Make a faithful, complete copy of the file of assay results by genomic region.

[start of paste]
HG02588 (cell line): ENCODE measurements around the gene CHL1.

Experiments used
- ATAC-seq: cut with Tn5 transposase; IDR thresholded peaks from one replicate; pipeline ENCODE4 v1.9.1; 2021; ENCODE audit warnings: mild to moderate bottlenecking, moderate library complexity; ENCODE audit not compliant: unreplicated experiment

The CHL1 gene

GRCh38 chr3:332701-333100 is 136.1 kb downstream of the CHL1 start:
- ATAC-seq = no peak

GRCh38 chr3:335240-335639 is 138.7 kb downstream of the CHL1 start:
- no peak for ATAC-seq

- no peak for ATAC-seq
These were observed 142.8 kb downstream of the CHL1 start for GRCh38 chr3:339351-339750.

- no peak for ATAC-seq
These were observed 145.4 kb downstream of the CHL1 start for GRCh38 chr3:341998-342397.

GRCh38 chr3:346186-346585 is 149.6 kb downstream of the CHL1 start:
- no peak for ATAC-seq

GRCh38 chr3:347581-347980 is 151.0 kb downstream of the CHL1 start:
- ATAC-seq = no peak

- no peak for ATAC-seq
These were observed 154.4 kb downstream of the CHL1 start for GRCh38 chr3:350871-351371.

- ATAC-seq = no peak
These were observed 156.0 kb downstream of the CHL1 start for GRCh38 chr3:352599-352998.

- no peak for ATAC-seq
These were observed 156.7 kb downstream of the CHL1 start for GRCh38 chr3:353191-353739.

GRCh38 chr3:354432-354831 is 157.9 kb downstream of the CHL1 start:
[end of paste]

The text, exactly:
HG02588 (cell line): ENCODE measurements around the gene CHL1.

Experiments used
- ATAC-seq: cut with Tn5 transposase; IDR thresholded peaks from one replicate; pipeline ENCODE4 v1.9.1; 2021; ENCODE audit warnings: mild to moderate bottlenecking, moderate library complexity; ENCODE audit not compliant: unreplicated experiment

The CHL1 gene

GRCh38 chr3:332701-333100 is 136.1 kb downstream of the CHL1 start:
- ATAC-seq = no peak

GRCh38 chr3:335240-335639 is 138.7 kb downstream of the CHL1 start:
- no peak for ATAC-seq

- no peak for ATAC-seq
These were observed 142.8 kb downstream of the CHL1 start for GRCh38 chr3:339351-339750.

- no peak for ATAC-seq
These were observed 145.4 kb downstream of the CHL1 start for GRCh38 chr3:341998-342397.

GRCh38 chr3:346186-346585 is 149.6 kb downstream of the CHL1 start:
- no peak for ATAC-seq

GRCh38 chr3:347581-347980 is 151.0 kb downstream of the CHL1 start:
- ATAC-seq = no peak

- no peak for ATAC-seq
These were observed 154.4 kb downstream of the CHL1 start for GRCh38 chr3:350871-351371.

- ATAC-seq = no peak
These were observed 156.0 kb downstream of the CHL1 start for GRCh38 chr3:352599-352998.

- no peak for ATAC-seq
These were observed 156.7 kb downstream of the CHL1 start for GRCh38 chr3:353191-353739.

GRCh38 chr3:354432-354831 is 157.9 kb downstream of the CHL1 start: